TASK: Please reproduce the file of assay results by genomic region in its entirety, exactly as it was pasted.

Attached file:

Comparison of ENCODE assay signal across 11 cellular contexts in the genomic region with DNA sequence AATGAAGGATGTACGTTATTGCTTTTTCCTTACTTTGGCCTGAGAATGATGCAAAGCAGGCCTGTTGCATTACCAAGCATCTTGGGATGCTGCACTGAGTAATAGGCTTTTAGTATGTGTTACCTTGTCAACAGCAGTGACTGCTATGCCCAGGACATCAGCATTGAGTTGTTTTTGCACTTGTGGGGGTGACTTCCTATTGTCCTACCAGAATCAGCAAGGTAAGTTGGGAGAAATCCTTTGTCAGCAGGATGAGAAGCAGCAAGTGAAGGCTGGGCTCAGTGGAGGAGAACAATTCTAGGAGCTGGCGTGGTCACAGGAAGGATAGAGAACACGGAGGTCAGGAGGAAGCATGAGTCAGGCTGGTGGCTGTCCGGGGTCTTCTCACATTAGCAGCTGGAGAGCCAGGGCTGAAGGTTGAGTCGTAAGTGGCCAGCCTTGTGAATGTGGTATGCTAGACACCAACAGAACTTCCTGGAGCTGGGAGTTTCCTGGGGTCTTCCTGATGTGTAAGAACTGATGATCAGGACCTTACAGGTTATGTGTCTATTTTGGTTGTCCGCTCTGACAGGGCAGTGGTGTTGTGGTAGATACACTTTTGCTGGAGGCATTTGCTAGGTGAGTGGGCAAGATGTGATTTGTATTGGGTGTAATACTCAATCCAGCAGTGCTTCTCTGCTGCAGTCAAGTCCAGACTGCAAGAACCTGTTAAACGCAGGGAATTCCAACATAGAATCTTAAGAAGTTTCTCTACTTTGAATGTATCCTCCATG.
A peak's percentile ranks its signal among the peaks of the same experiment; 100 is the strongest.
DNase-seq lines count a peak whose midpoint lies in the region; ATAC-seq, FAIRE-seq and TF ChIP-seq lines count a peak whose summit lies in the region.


Comparison of ENCODE assay signal across 11 cellular contexts in the genomic region with DNA sequence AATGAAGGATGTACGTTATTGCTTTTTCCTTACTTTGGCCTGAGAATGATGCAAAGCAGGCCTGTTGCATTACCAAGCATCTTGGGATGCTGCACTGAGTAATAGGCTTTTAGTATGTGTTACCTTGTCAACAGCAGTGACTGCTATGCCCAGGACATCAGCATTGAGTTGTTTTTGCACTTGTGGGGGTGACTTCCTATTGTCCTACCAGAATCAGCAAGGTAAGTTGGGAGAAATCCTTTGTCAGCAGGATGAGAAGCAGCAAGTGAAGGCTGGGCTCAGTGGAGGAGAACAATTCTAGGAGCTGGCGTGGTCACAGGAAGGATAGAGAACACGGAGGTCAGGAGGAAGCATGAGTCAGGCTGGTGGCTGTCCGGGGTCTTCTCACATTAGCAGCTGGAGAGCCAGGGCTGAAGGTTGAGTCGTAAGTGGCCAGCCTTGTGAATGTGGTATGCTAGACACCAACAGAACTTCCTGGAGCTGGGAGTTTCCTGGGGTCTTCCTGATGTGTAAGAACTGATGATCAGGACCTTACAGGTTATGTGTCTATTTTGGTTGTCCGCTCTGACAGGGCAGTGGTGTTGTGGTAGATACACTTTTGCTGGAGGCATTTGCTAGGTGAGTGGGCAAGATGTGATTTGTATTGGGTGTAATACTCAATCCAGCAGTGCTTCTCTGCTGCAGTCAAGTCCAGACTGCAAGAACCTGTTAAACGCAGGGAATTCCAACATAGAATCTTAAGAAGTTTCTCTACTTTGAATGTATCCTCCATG.
A peak's percentile ranks its signal among the peaks of the same experiment; 100 is the strongest.
DNase-seq lines count a peak whose midpoint lies in the region; ATAC-seq, FAIRE-seq and TF ChIP-seq lines count a peak whose summit lies in the region.